I had to stop reading the Silence of the Sea (by Yrsa Sigurdardottir) about half way through. Not because I didn’t like it, I was absolutely hooked, but because it was completely, utterly terrifying and my only time for reading was last thing before bed.
I am normally a very pragmatic person; I don’t believe in ghosts, I’m not scared of the dark, I am not easily spooked. But as I turned my light off I could have sworn I heard someone breathing in my room… I tried to go to sleep but lasted 5 minutes before I got up the courage to turn the light back on and turn around to make sure there was nobody in the room. I picked up my triathlon magazine and resolved to finish Silence of the Sea at the weekend.
It is an Icelandic crime fiction novel which tells the story of what happens when a luxury motor yacht crashes into the harbour in Iceland, with nobody on board.
Aegir, his wife and their twin daughters are in Portugal on a holiday while Aegir sorts out the paperwork for a luxury yacht his bank have just repossessed. When one of the yacht crew is injured, Aegir agrees to help sail the boat back to Iceland, with his family onboard instead of flying home. A trip of a lifetime. But from the moment of cast-off things feel slightly wrong – the crew resent having a family onboard, the yacht has a reputation for spooky occurrences, and the whole family feel horribly seasick. A surprise discovery sets off a chain of events that end with the boat arriving, empty, in Reykjavik Harbour.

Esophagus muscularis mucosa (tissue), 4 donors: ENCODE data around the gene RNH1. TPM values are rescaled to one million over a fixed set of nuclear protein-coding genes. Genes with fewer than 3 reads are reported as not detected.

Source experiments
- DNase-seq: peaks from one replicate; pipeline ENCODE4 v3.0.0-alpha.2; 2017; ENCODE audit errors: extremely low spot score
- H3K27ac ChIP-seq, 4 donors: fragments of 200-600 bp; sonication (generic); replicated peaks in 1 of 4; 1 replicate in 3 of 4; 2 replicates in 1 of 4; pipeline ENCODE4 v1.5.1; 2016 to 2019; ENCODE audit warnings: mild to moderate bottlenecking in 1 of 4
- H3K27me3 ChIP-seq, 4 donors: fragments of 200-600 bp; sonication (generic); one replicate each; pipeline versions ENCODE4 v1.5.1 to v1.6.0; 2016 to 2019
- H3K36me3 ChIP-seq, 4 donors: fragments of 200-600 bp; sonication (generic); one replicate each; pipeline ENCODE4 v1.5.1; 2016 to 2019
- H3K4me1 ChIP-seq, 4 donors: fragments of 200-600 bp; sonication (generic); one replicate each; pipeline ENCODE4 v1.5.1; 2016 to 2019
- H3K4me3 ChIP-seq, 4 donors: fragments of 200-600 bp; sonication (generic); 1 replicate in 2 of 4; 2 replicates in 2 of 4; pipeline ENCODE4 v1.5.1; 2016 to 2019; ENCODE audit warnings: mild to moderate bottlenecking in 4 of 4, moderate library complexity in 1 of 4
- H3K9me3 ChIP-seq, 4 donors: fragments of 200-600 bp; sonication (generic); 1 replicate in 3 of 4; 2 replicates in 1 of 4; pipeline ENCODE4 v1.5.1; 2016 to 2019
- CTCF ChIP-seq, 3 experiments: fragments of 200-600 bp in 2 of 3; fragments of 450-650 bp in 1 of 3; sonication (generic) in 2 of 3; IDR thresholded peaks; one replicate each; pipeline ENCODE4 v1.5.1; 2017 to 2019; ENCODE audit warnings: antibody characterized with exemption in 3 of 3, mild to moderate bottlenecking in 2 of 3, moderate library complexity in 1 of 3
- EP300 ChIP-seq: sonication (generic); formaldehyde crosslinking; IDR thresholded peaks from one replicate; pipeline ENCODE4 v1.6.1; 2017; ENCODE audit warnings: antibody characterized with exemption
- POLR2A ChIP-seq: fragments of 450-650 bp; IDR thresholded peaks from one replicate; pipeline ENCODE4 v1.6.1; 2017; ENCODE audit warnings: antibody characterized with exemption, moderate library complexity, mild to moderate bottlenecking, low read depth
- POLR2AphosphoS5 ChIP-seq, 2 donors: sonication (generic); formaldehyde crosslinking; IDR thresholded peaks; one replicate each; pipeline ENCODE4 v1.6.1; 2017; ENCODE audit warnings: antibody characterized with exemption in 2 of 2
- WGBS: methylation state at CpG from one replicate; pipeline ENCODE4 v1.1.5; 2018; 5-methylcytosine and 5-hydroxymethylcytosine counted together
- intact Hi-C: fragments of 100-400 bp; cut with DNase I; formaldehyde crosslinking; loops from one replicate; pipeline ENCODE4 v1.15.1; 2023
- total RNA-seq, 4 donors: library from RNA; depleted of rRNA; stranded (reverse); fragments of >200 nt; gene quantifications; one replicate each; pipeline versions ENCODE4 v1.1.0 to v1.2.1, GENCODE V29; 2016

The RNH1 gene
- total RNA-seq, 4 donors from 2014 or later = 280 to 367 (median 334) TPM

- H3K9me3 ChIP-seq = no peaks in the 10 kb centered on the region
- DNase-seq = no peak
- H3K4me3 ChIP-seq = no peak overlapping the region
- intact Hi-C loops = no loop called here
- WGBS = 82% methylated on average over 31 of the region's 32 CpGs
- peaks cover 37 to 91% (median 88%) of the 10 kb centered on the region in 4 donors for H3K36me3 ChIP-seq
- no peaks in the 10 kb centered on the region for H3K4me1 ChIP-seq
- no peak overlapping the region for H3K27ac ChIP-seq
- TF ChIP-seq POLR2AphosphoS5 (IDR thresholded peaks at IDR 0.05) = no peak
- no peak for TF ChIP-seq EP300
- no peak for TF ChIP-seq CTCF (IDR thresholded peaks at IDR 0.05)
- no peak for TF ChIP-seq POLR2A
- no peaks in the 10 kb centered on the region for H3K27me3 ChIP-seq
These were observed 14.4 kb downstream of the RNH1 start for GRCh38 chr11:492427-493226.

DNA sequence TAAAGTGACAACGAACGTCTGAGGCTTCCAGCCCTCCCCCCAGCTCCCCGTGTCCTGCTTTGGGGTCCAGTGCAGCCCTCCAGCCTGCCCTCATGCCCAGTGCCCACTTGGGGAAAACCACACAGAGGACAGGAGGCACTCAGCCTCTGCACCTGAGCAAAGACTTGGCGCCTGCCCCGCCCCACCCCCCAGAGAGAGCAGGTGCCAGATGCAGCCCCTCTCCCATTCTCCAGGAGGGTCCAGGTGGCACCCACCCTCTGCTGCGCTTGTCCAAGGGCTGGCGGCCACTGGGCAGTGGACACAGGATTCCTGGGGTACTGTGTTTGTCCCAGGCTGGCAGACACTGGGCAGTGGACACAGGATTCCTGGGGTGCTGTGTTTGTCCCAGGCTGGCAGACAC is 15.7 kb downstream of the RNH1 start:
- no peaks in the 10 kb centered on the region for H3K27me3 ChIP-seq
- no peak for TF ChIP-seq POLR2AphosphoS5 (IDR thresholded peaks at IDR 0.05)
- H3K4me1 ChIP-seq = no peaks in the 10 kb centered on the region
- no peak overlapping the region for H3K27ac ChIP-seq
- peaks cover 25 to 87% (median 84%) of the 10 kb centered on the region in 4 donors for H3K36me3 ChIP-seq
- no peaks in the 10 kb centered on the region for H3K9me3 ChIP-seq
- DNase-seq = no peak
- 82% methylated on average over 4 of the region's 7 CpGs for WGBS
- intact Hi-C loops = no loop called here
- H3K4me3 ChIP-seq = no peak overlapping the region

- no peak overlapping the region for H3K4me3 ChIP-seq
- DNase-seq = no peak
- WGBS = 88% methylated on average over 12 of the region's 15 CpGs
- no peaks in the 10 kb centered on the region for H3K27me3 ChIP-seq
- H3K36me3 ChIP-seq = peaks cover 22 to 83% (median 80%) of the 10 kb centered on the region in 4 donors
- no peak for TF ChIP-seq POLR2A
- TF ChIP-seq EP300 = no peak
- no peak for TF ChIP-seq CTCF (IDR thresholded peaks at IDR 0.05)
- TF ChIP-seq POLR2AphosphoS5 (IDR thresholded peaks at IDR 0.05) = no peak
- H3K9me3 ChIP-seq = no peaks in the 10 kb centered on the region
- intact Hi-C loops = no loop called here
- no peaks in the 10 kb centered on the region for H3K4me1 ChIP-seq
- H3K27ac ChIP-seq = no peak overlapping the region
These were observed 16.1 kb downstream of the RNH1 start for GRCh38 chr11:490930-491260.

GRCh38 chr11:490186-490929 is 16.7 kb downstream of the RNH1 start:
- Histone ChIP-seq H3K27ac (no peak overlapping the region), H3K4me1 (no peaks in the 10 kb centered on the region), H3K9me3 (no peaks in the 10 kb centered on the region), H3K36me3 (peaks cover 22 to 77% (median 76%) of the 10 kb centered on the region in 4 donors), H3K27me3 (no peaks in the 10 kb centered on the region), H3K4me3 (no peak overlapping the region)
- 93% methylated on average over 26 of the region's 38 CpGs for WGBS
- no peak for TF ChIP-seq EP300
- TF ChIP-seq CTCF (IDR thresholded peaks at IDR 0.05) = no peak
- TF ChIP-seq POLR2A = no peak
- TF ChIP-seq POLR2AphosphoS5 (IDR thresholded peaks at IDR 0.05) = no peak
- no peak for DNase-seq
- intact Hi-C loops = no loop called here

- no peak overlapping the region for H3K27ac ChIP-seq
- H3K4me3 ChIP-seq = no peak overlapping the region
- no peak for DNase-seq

Interspersed with the unfolding of the events of the boat are chapters following Thora Gudmundsdottir, an Icelandic lawyer employed by the parents of Aegir to find out what really happened.
The tension is built slowly and spookily as with every chapter on the boat the fear picks up amongst the characters and also amongst the readers. It’s a clever plot device to build suspense – knowing that ultimately everyone on board will disappear but not knowing how or why.
The wonderful For Books’ Sake described the book like thus:
This novel is an example of true perfection. The dialogue is crisp and believable, the plot both terrifying and tense, the characters natural and engaging. The sea itself becomes personified as a background character, casually stalking the investigation and punctuating the narrative with a dialogue which is both alien and strangely understandable to the reader. If anyone ever tells you that crime fiction is engaging but poorly written, give them this book as proof to the contrary.
However, I can’t fully agree with the first sentence. I thought Silence of the Sea was fantastic, was really gripped, absolutely terrified, and really enjoyed it. However … it wasn’t perfect.. It is not a 5* read mainly due to the last chapter. So many books I have read recently seem to hit an issue towards the end where it is as if they are approaching a word limit and are trying to wrap everything up quickly. This is definitely what happened here, so quickly that I almost missed it! Having one person describe to another what happened is a quick way of tying up loose ends but is not the most dramatic or interesting of endings.
Another issue was one that you get often in books that have been translated into English – the language can be slightly stilted and conversations especially don’t run as naturally as they do in real speech. There were a few jarring moments lie this in the book where the language didn’t flow as smoothly as it might have done, but nothing to really distract from the story or the suspense.
So – would I recommend the Silence of the Sea? Yes, definitely. Although it has its limitations, it is well worth a read. Just not right before bedtime!